In our efforts to get children to behave in the ways we want, we utilize methods of control which are culturally condoned forms of violence. Based on our long-standing traditional belief that children are a form of property, we treat them as objects to be manipulated and molded in directions that will be comfortable for us.
Peter and Judith Decourcy have expressed our societal perception of children in the following passage:
In many ways we do not think of children as people with the rights and privileges of adults. Physical punishment and psychological harassment are considered acceptable methods of controlling a child. Children are often punished in a variety of unusual and ingenious ways that would not be tolerated in the most backward adult prison, and the parents are not subjected to social censure or legal interference. It is as if children were objects, bits of property belonging to the parents, to be used in any way the parents see fit.2
The strangest and most unrealistic part of our child-rearing beliefs is that our antisocial behavior toward them is supposed to make them become caring social beings. We are blind to the fact that the parent-child relationship is the first and most formative social relationship and the model for the child’s interaction with others. Our children are chiefly influenced in their development by who we are in relation to them, not by who we think we are or pretend to be. As Theodore Schwartz put it, “what is important in cultural transmission is not so much what children are taught or not taught, but the ways in which things happen to them and the attitudes of the people around them with whom they are interacting.”3
We act in relation to our children in ways that are similar to the psychopathic personality. In our behavior toward them, we are frequently emotionally unstable, perverse and impulsive. By depriving them of our love and affection, and by punishing them to get them to behave, we behave in amoral and asocial ways (sometimes criminal). We lack social judgement in our belief that the way we behave toward them will make them become social individuals. Our reluctance to change the ways we relate to our children, even though we are continually confronted by our failure to change their behavior, indicates that we (community and nation, as well as parents) are unable to learn from experience. By following our conventional infant care and child-rearing practices, we are unwittingly training our children to become sociopaths.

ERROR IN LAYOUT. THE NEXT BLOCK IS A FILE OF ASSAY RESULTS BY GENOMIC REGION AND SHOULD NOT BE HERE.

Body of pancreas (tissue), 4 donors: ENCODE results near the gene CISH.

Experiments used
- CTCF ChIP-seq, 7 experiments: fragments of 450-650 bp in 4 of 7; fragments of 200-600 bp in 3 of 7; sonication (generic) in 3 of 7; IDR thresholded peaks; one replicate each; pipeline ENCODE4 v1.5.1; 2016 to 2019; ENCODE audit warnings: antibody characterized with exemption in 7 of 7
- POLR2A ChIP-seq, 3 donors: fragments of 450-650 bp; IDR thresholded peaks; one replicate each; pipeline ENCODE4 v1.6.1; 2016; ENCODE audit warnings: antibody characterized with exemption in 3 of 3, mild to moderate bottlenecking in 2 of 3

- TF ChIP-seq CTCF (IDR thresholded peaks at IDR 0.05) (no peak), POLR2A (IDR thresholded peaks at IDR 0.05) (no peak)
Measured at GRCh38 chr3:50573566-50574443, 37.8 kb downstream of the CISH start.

We may not in the totality of our individual lives behave like sociopaths. Most of us are not criminals. But many of us are sociopathic in the way we relate to our children. This is not because we are as individuals deviants from the norm. We are the norm. We are sociopathic parents because our child-rearing traditions, our own life experiences as children, our culture, our government, and many of our experts on infant and child care encourage us to be so.
1 Liedloff, Jean. Continuum Concept. Reading, MA: Addison-Wesley Publishing Co., 1986.
2 Decourcy, Peter and Judith. A Silent Tragedy: Child Abuse in the Community. New York: Alfred Publishing.
3 Schwartz, Theodore, “Socialization as Cultural Transmission.” Berkeley: University of California Press. As quoted in: Nanda, Serena, Cultural Anthropology, Third Edition. Belmont, CA: Wadsworth Publishing, 1987, p.131.